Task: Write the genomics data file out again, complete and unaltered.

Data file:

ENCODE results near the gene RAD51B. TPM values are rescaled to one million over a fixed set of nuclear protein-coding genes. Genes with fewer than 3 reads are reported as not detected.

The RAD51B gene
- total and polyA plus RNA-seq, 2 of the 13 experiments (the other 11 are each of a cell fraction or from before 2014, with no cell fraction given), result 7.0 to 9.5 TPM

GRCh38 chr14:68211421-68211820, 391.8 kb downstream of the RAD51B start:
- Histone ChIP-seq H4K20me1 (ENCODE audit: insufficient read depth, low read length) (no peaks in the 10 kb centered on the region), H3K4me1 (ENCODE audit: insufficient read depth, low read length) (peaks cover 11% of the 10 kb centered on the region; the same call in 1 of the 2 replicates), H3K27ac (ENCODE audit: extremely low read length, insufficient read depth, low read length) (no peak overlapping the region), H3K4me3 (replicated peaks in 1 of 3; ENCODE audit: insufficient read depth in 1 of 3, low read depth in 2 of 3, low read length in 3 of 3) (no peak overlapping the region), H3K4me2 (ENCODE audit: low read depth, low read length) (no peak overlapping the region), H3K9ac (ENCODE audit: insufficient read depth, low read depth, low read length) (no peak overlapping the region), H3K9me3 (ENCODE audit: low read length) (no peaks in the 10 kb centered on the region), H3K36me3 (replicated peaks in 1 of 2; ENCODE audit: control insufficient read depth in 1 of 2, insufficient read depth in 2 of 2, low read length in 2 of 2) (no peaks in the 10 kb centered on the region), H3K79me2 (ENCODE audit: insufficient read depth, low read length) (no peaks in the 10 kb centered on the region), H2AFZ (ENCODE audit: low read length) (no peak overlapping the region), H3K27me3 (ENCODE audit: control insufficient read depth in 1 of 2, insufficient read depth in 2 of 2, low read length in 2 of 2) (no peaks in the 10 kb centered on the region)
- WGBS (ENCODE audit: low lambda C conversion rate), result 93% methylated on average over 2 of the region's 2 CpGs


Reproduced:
ENCODE results near the gene RAD51B. TPM values are rescaled to one million over a fixed set of nuclear protein-coding genes. Genes with fewer than 3 reads are reported as not detected.

The RAD51B gene
- total and polyA plus RNA-seq, 2 of the 13 experiments (the other 11 are each of a cell fraction or from before 2014, with no cell fraction given), result 7.0 to 9.5 TPM

GRCh38 chr14:68211421-68211820, 391.8 kb downstream of the RAD51B start:
- Histone ChIP-seq H4K20me1 (ENCODE audit: insufficient read depth, low read length) (no peaks in the 10 kb centered on the region), H3K4me1 (ENCODE audit: insufficient read depth, low read length) (peaks cover 11% of the 10 kb centered on the region; the same call in 1 of the 2 replicates), H3K27ac (ENCODE audit: extremely low read length, insufficient read depth, low read length) (no peak overlapping the region), H3K4me3 (replicated peaks in 1 of 3; ENCODE audit: insufficient read depth in 1 of 3, low read depth in 2 of 3, low read length in 3 of 3) (no peak overlapping the region), H3K4me2 (ENCODE audit: low read depth, low read length) (no peak overlapping the region), H3K9ac (ENCODE audit: insufficient read depth, low read depth, low read length) (no peak overlapping the region), H3K9me3 (ENCODE audit: low read length) (no peaks in the 10 kb centered on the region), H3K36me3 (replicated peaks in 1 of 2; ENCODE audit: control insufficient read depth in 1 of 2, insufficient read depth in 2 of 2, low read length in 2 of 2) (no peaks in the 10 kb centered on the region), H3K79me2 (ENCODE audit: insufficient read depth, low read length) (no peaks in the 10 kb centered on the region), H2AFZ (ENCODE audit: low read length) (no peak overlapping the region), H3K27me3 (ENCODE audit: control insufficient read depth in 1 of 2, insufficient read depth in 2 of 2, low read length in 2 of 2) (no peaks in the 10 kb centered on the region)
- WGBS (ENCODE audit: low lambda C conversion rate), result 93% methylated on average over 2 of the region's 2 CpGs